Five Stages of Being

I stood on a beach.  Dogs galumphed and trotted, wagging tails and lolling tongues.  Blissfully enjoying the freedom of an off-leash frolic with their human companions. Not so long ago, this scene would have had me in a state of fear.  Near panic and disbelief would have overcome me, and I would not have stepped foot on that beach.

I existed in a fearful Stage of Being for nearly 30 years.  The source of this fear was a dog named Vada.  My earliest memory haunting me, this black dog looming over me.  But I married a dog person.  Who decided the time had come, and Mr Pooey Doddy Jet Houdini Englebert Sprocket Donkey came to live with us.  This rescue bitzer was a good dog.  My rational brain knew this.  but there was no telling my fearful being.  I was angry, so very angry. 

In this stage, you will experience a heart rate rising and physical reactions.  You will be wary, anxious and angry.  Your flight/fight/freeze response will be activated because your fear tells you that you are facing a threat.  At its extreme, your fear will be experienced as hate. 
Hate strips us of our humanity and eliminates the ability to show empathy.
Feelings of contempt and disgust  have us instinctively recoiling and avoiding the source of our fear. 

I enlisted the help of a very dear friend – my dog doula.  She owned a terrifying (to me) Doberman-rottweiler cross, who was a pet as therapy dog.  My Advance Care Directive stated that if I were in a place where Pets as Therapy was visiting, it would be best to stay away from me.  Rationally I knew this was sad; I was missing something everyone else seemed to find wonderful.  But it was too much.  But I was cohabiting with a dog.  I needed to know how to be an Alpha.  And it was my dog-doula that showed me how.  I learned how to feed Sprocket and instruct him.  I learned why he behaved as he did and why it was important to be the alpha.   A shift occurred.  I did not enjoy living with a dog.  But I could Tolerate it.  I could manage it.  AND I was not fearful of our dog or other dogs.  At this point, the dog was still ‘pixilated’ in my mind.  I could not look directly at the dog; wherever the dog was, my vision was blurred.  My heart was still closed to him, even though I tolerated him.  There were no-dog zones in my yard, which he obeyed.   

To be tolerant is to choose a non-aggressive, though still avoidant, approach to the source of our fear.  In this stage, we no longer fear (that is, we no longer have a physical reaction) but still do not compromise.  In this stage, we will not seek to be with the source, our anger is abated, but we will not go out of our way to help or accommodate the source.  Empathy appears in this stage as a niggle rather than an overwhelming feeling.  An awareness of the source is awakened, which is no longer objectified.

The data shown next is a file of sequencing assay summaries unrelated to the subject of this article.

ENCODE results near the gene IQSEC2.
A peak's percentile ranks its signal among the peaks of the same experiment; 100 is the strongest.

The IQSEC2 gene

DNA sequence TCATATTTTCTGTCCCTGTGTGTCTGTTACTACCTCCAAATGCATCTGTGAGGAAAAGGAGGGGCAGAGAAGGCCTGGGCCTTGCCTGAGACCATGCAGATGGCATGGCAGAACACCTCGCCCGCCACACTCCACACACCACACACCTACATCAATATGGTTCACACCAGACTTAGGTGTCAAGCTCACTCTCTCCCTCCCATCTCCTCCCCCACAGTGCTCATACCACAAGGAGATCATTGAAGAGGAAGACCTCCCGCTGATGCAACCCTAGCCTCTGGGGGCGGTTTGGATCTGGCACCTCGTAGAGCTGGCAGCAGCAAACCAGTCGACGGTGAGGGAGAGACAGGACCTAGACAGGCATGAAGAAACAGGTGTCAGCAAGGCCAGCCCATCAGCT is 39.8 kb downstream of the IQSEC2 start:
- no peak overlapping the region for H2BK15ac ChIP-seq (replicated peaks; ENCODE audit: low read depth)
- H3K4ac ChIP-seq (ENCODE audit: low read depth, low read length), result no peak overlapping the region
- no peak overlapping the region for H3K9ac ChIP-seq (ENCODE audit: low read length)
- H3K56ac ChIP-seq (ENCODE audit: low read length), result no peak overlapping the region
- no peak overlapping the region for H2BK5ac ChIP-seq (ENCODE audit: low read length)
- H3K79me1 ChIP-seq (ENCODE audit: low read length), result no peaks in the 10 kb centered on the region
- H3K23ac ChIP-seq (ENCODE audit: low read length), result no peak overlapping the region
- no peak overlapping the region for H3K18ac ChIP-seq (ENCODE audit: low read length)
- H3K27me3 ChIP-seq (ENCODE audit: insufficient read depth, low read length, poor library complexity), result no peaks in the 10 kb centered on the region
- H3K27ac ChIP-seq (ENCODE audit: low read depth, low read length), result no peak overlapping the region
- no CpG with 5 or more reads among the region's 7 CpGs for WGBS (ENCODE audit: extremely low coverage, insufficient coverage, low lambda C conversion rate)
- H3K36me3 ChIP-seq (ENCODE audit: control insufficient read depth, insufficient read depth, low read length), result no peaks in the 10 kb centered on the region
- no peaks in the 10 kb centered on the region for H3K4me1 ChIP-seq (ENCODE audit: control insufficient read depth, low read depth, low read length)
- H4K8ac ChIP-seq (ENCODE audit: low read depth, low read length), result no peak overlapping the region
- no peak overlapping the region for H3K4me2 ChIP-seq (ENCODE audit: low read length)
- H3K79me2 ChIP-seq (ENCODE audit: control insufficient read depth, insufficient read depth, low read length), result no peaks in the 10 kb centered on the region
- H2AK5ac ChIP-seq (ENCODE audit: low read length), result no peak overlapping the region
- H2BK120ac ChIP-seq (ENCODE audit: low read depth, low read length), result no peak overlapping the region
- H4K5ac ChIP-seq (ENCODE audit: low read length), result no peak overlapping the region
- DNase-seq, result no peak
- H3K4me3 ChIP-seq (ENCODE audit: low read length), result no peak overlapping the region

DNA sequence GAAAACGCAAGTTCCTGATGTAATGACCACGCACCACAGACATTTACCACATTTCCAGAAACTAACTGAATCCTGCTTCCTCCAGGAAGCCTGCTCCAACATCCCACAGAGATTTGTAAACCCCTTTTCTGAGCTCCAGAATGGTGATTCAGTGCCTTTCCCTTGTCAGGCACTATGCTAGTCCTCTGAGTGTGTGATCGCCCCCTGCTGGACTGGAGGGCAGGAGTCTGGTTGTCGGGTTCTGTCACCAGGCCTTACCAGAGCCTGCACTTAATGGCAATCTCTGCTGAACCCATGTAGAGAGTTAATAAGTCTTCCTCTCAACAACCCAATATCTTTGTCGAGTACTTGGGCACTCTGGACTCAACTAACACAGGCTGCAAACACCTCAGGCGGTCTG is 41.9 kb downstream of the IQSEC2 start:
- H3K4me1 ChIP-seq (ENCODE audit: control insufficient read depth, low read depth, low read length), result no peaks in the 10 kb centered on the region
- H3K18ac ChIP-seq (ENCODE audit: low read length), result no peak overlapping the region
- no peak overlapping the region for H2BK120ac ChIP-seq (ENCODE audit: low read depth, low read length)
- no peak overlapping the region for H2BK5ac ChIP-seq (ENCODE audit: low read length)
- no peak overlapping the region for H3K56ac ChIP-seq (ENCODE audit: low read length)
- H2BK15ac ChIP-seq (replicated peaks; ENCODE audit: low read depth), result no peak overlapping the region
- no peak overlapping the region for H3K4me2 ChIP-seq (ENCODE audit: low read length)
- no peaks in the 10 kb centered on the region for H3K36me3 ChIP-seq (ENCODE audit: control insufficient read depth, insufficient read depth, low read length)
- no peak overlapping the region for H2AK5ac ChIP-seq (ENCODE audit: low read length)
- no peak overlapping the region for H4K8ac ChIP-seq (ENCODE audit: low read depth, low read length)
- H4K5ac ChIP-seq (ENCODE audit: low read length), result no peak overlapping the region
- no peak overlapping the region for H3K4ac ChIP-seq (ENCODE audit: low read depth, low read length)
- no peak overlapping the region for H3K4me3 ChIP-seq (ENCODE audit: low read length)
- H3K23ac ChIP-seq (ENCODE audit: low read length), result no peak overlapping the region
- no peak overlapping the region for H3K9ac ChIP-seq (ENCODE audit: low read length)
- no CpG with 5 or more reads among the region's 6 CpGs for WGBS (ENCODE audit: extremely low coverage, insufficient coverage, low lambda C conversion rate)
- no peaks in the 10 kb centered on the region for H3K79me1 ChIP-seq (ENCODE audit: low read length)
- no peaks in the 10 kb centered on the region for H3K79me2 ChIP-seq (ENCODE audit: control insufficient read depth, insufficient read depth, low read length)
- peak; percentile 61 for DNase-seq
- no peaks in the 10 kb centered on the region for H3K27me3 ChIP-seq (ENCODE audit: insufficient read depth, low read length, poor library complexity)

Time passed. A LOT of time.  I lived in the tolerance zone for many years.  An ‘understanding’ existed between me and the dog.  The other family members ‘protected’ me from having to interact.  I knew how.  But chose not to interact.  
Then another shift occurred.  My heart opened a little.  I observed the love for ‘fur babies’ others experienced and could see the dogs relied on and welcomed human interaction.  This shift took me into Acceptance.  My heart was opening, and the pixilation was gone.  I could see the dog.  After ten years of cohabitation, Mr Pooey Doddy Jett Houdini Englebert Sprocket Donkey was not merely tolerated but a part of my life.   

In this stage of being, we can let go of our feelings of superiority and start feeling real empathy.  We are beginning to understand and are now open to learning more.  We may be willing to support or compromise and no longer avoid the source.

Around this time, another dog-loving friend invited me to support her at her birth.  This great honour is not something one accepts lightly anytime, but for this particular invite, my primary role was to support her fur babies. BIG ASK.  I agreed to meet her fur babies to see how it might go, and something extraordinary began.  With my open heart of acceptance, I greeted these delightful creatures.  I petted the black dog.  So like the one from my childhood.  And felt only calm.  Peace.  No threat.  and I shifted again.  This time it was a huge leap.  This was the Stage of Understanding.